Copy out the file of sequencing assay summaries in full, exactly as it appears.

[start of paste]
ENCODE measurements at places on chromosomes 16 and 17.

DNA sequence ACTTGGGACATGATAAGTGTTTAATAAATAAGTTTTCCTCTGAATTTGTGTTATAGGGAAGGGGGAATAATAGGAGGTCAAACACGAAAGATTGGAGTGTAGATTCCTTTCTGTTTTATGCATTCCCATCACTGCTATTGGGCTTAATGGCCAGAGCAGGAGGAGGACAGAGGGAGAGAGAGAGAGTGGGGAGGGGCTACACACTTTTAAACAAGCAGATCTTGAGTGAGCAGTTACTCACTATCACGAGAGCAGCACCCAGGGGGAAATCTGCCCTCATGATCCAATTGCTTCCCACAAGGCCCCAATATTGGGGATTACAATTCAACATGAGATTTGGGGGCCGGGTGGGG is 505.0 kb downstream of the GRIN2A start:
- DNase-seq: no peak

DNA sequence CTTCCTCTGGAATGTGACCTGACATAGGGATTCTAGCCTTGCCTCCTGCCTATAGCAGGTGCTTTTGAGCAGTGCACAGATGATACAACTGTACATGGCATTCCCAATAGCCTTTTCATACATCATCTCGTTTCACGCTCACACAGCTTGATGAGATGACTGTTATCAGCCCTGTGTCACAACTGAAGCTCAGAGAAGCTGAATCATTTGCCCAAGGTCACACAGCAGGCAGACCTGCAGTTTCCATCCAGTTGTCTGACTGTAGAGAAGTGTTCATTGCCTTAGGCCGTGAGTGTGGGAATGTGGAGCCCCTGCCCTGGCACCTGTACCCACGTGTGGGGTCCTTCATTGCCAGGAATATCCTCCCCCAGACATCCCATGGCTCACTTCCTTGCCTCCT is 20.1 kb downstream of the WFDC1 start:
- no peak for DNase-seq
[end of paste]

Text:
ENCODE measurements at places on chromosomes 16 and 17.

DNA sequence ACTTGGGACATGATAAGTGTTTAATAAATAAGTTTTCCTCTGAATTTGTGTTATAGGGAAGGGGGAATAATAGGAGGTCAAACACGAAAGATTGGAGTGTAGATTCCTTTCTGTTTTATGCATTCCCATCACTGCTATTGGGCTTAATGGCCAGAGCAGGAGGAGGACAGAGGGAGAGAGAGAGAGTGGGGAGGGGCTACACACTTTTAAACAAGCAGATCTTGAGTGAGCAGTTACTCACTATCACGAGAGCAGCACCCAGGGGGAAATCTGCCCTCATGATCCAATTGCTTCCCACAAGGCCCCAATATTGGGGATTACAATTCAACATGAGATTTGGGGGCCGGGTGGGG is 505.0 kb downstream of the GRIN2A start:
- DNase-seq: no peak

DNA sequence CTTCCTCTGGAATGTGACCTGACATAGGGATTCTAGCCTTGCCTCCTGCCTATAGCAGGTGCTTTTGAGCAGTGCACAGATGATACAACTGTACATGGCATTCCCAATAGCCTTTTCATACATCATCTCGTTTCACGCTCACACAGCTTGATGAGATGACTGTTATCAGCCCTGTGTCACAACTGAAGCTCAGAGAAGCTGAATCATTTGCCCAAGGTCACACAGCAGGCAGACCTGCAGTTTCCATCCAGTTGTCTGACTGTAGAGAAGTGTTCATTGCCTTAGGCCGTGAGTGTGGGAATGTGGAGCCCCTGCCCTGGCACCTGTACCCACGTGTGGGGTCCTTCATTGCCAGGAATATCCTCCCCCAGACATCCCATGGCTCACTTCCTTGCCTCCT is 20.1 kb downstream of the WFDC1 start:
- no peak for DNase-seq